The Hippocratic oath is the oath of ethics physicians typically abide by, but those working in U.S. immigration detention facilities may be facing a major dilemma. In fact, physicians working in these facilities may not be able to uphold the pledge updated and approved by the World Medical Association in 2017 to “not use my medical knowledge to violate human rights and civil liberties, even under threat.”

Health insurance premiums on the individual marketplace are expected to drop 4% for the 2020 coverage year, according to CMS, which also stated it was the second consecutive year of declines.

Senator Elizabeth Warren (D-MA), a presidential candidate, has said she will soon reveal how she plans to pay for a Medicare for all health system as part of her platform, Politico reported.

Payments to hospitals have been reduced by more than $250 billion over the last decade, according to a recent study.

The American Medical Association has joined forces with 110 other healthcare industry groups representing hundreds of thousands of physicians to urge Congress to find a balanced approach to surprise medical billing legislation.

A former insurance executive is speaking up against the lobbying power of the health insurance industry as the issue of healthcare reform in the 2020 election heats up in the Democratic debates.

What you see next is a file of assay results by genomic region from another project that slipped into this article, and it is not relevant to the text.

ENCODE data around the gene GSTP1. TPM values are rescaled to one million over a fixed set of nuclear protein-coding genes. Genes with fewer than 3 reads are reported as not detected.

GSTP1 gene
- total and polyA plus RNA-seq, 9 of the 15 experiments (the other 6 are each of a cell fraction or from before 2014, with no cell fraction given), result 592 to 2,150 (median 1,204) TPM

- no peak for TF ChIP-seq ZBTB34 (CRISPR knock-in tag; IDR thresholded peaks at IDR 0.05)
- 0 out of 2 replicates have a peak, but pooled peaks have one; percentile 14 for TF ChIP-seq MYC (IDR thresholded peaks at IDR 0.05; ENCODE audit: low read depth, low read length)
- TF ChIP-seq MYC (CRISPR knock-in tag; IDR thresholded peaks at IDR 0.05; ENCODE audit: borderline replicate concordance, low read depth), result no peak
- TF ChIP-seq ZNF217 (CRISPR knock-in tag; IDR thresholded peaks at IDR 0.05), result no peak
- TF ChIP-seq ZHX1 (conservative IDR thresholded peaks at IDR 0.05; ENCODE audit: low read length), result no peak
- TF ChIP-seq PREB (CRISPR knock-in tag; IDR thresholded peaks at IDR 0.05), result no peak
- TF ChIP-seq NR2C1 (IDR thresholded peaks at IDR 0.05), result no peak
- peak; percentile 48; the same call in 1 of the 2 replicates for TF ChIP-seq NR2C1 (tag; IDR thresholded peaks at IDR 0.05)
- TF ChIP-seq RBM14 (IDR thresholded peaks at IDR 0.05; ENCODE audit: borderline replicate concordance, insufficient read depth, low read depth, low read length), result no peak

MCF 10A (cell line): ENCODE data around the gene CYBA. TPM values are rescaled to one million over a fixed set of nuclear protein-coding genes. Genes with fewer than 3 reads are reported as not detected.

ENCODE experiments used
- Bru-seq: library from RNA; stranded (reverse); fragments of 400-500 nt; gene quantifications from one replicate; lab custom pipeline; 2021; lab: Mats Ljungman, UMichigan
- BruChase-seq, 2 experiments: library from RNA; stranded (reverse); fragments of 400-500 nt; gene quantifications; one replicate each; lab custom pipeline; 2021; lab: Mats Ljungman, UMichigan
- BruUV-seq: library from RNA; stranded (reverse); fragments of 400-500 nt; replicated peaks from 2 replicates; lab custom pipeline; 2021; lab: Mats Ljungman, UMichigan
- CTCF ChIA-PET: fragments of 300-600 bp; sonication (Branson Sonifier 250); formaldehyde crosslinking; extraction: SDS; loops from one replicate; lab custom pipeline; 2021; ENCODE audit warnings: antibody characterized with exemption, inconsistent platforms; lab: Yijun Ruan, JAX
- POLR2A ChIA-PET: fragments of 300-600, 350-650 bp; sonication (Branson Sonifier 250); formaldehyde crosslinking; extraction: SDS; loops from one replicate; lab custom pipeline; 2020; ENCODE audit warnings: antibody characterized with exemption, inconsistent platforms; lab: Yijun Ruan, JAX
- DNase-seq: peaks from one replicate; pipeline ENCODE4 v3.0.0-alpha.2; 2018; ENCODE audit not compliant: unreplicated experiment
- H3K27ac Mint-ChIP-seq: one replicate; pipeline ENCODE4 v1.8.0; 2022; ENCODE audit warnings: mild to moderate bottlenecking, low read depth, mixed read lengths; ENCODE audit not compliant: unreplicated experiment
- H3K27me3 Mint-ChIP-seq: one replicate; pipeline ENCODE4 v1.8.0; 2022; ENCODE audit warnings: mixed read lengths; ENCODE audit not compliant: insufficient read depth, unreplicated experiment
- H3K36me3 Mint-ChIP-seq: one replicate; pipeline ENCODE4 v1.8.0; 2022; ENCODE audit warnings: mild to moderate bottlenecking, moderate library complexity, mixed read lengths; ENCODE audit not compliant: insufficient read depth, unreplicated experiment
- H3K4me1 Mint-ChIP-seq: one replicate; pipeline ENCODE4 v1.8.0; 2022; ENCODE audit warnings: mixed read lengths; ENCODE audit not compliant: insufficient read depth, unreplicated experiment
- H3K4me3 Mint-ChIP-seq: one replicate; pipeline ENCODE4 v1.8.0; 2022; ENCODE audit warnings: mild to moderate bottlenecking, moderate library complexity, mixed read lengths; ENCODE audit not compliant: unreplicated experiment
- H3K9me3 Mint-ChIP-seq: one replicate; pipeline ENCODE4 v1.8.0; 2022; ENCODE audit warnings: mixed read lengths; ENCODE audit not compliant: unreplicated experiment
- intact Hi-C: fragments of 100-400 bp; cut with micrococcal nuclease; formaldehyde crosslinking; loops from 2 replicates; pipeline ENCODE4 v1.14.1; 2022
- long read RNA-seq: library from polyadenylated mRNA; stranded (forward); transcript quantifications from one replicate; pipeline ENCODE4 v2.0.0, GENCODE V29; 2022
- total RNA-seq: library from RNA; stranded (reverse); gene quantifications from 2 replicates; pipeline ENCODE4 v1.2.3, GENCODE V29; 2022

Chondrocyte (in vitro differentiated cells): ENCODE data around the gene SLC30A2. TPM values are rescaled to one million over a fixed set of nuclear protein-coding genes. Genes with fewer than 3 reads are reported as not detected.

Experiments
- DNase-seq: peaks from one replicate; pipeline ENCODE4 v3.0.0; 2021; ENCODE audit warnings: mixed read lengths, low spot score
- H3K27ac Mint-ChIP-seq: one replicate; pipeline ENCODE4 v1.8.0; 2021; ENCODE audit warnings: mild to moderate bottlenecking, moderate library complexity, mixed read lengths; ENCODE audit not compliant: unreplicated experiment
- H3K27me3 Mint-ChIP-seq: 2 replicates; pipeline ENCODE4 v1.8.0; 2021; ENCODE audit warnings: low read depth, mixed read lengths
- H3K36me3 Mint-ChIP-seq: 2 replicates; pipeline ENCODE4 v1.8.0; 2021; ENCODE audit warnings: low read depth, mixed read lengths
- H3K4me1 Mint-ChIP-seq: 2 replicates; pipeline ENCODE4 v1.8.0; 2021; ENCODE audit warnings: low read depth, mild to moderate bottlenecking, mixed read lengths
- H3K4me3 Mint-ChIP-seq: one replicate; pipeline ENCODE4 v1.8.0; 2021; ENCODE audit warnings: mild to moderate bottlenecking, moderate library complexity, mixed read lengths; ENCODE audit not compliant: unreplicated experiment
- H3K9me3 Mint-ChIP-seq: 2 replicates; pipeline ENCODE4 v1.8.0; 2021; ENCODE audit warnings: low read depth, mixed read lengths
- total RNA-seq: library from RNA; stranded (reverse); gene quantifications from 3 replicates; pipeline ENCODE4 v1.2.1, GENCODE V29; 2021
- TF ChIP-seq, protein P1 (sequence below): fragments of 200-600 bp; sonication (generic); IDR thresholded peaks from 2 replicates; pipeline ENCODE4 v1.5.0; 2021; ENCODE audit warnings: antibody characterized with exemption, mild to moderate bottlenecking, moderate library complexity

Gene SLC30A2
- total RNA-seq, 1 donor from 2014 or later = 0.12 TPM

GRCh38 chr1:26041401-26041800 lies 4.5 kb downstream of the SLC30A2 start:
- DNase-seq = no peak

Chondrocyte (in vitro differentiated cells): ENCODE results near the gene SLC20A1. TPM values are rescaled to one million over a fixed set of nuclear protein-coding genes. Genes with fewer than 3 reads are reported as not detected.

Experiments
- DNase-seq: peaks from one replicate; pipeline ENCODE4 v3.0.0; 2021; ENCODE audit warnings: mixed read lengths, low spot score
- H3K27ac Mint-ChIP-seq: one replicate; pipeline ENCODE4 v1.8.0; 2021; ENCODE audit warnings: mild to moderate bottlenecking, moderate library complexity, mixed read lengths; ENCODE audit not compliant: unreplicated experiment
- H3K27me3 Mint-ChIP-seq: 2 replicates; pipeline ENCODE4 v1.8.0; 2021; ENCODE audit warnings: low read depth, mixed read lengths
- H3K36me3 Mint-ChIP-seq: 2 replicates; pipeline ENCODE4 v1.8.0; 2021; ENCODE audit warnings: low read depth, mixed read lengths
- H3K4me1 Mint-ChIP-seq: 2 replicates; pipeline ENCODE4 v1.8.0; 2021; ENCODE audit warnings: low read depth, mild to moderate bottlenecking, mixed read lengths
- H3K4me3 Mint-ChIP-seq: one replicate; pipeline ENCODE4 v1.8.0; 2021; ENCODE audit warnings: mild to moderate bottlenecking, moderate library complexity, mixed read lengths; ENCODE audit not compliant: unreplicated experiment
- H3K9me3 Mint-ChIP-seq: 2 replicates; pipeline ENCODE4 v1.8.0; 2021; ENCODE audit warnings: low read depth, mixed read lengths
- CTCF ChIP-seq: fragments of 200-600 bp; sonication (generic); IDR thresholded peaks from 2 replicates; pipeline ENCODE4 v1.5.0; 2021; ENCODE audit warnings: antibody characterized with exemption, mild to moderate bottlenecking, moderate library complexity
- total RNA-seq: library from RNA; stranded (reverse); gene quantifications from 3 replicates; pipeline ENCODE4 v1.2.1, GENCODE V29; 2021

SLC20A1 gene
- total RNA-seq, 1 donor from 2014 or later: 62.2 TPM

Despite the Trump administration’s battle cry to cut regulation and reduce paperwork for healthcare organizations, more medical practices say regulatory burdens are worse. And they’ve named prior authorization as the worst regulatory offender.

Sky-high drug prices are a huge issue for many Americans who can’t pay for necessary medications, and 78% feel the federal government should be able to negotiate better prices.


The majority of Americans don’t believe President Trump has a healthcare plan to replace the Affordable Care Act. While Trump has touted that he will release a healthcare plan and that his administration already had an outline for a plan back in June, he has yet to release anything.

The Trump administration’s efforts to change the Medicaid program by allowing states to implement work requirements could be under threat as they are challenged in court and threatened by a new report that shows the steep cost of putting the changes into place.

A handful of states are contemplating leaving the federal healthcare marketplace in favor of their own state-based marketplace. 

HHS proposed anticipated changes to kickbacks regulations and the physician self-referral law, known as the Stark Law, Oct. 9.